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The Sciences

Lost in Space: GPS System May Soon Begin Deteriorating

80beatsBy Rachel CernanskyMay 22, 2009 5:17 AM


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The U.S. government has announced increasing concern over the quality of its Global Positioning System (GPS), which could begin to deteriorate as early as next year, resulting in regular blackouts and failures – or even dishing out inaccurate directions to millions of people worldwide [The Guardian]. The possibility that new satellites would not be launched in time was announced in late April, but the warning was stepped up this week in a government statement that recognized cost over-runs of defence department space programmes [Nature] as part of the problem. The functioning of GPS relies on a network of satellites that constantly orbit the planet and beam signals back to the ground that help pinpoint your position on the Earth's surface [The Guardian]. GPS service cannot maintain its level of precision if old satellites wear out before new satellites are launched as replacements, and the ability of the system to provide full coverage could dip below 95% between 2010 and 2014, when the Air Force plans to begin replacing the current block of satellites with a newer generation [Nature], warned the report by the Government Accountability Office. The satellites currently in orbit have been maintained by the U.S. Air Force since the early 1990s, and according to the report, the potential failures are due to mismanagement and a lack of investment. "It's not that people will suddenly not be able to use the system, but if you start to lose satellites then maybe the performance starts to degrade slightly" [Nature] said Marek Ziebart, a space geodesist (a scientist who measures the Earth and its gravitational field). The most likely failures would occur in the atomic clocks and reaction control wheels in the satellites, which are equipped with back-up parts, but time has already taken its toll on all but the last atomic clock on 18 US GPS navigation satellites, according to a recent unclassified US Air Force report [Nature]. If the failures do occur, the report warned, "some military operations and some civilian users could be adversely affected" [The Guardian]. There are 31 functional GPS satellites in orbit now, with only 24 needed to provide full coverage, but "the more the better.... To measure sea levels reliably you want lots of satellites and you want them working well" [Nature], said Ziebart. Air Force Colonel Dave Buckman admitted "that there's a potential risk, but GPS isn't falling out of the sky — we have plans to mitigate risk and prevent a gap in coverage" [Nature]. Related Content: 80beats: NASA Micro-Satellite Will Bring Drug Testing into Orbit 80beats: Space Shuttle Grabs Hubble Telescope, and Astronauts Begin Repairs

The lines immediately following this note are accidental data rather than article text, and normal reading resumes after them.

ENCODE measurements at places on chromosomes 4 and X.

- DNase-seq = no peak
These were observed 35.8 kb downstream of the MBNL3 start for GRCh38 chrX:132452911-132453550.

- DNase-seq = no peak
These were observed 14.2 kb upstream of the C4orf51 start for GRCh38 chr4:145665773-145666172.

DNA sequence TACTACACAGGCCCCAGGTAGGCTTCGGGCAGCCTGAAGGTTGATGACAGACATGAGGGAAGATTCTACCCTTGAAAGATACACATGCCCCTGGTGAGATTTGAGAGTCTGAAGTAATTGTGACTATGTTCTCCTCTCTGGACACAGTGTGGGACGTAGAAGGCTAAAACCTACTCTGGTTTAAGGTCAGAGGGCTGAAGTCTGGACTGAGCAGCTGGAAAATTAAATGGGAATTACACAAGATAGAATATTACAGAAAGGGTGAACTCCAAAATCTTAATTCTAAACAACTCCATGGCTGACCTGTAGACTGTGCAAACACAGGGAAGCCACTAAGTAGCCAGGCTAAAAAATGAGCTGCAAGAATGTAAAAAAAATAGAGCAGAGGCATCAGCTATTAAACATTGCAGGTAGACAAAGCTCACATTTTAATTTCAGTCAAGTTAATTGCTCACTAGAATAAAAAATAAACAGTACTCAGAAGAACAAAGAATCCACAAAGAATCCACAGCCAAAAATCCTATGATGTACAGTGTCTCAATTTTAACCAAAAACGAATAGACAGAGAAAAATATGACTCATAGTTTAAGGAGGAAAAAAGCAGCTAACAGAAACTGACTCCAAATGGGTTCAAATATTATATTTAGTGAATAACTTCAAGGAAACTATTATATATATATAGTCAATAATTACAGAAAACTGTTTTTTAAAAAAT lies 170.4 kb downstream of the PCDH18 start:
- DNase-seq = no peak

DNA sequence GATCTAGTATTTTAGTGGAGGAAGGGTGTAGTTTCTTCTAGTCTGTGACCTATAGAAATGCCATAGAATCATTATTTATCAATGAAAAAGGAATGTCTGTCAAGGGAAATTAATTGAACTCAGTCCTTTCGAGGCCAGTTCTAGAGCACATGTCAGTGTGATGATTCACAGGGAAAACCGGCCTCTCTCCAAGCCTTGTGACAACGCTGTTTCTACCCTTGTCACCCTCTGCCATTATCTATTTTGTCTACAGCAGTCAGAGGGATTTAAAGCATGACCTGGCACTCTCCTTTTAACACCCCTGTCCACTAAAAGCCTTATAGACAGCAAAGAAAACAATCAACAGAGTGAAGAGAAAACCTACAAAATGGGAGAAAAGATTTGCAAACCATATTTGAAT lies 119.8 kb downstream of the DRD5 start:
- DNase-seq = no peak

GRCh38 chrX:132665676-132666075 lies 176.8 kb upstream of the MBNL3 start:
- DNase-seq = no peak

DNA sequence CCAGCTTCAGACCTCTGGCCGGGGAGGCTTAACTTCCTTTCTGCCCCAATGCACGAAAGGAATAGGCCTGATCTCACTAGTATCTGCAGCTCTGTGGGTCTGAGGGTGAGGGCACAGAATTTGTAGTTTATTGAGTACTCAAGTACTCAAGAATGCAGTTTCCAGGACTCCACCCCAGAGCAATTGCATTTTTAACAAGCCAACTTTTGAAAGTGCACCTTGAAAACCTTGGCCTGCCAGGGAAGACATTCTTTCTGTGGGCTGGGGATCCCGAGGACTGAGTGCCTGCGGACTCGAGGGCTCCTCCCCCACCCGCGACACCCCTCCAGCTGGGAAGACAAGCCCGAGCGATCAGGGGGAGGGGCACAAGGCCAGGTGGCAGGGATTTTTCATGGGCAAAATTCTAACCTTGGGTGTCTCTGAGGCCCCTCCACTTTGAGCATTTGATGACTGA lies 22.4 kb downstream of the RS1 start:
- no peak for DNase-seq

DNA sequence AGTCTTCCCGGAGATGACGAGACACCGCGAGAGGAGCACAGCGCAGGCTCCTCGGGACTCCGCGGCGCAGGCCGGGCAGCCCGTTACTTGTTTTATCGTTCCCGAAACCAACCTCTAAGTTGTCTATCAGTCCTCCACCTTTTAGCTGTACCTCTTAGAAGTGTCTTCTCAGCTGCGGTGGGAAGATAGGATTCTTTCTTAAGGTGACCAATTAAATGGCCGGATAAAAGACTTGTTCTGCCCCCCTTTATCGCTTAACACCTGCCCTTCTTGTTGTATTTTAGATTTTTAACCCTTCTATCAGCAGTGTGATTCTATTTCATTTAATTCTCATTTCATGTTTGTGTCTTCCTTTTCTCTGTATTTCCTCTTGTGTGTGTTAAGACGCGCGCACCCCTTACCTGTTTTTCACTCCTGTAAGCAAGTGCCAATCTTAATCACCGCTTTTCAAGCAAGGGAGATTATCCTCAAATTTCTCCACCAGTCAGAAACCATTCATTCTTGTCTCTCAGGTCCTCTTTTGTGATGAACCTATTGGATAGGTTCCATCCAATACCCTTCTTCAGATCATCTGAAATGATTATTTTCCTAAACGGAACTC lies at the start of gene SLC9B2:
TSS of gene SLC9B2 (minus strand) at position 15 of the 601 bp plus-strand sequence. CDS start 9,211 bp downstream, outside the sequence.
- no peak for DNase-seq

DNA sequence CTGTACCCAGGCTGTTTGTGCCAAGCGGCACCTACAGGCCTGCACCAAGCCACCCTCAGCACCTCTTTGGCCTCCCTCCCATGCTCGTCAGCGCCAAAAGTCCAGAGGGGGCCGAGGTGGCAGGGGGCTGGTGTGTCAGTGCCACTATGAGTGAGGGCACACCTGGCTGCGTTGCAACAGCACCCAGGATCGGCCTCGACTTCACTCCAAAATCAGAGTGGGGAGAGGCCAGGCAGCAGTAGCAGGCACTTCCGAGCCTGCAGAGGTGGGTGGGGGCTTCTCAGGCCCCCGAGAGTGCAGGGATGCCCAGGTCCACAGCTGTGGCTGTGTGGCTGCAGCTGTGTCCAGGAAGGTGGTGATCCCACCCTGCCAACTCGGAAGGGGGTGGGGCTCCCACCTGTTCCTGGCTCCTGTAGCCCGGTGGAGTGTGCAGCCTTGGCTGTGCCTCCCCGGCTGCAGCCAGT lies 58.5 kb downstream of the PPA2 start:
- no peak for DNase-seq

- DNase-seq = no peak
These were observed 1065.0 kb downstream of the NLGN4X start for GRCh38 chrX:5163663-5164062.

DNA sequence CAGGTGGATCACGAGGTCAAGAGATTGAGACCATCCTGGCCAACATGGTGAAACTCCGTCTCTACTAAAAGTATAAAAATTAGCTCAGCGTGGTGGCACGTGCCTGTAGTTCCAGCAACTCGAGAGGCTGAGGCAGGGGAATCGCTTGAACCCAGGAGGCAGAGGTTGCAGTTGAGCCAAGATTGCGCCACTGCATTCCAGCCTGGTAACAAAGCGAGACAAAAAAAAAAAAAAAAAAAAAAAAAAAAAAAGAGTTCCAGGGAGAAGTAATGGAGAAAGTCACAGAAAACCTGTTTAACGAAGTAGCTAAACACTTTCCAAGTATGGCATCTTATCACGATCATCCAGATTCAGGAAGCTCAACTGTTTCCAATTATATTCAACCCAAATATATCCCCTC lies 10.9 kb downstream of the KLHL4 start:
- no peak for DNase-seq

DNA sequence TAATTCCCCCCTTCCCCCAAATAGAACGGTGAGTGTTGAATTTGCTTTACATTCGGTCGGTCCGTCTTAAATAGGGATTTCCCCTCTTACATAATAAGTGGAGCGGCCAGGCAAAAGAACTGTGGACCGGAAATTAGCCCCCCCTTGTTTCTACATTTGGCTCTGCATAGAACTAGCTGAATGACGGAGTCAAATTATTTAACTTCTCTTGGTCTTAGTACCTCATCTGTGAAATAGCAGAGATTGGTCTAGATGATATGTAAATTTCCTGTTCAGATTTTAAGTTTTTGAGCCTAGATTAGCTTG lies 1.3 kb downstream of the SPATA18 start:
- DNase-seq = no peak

Image: NASA

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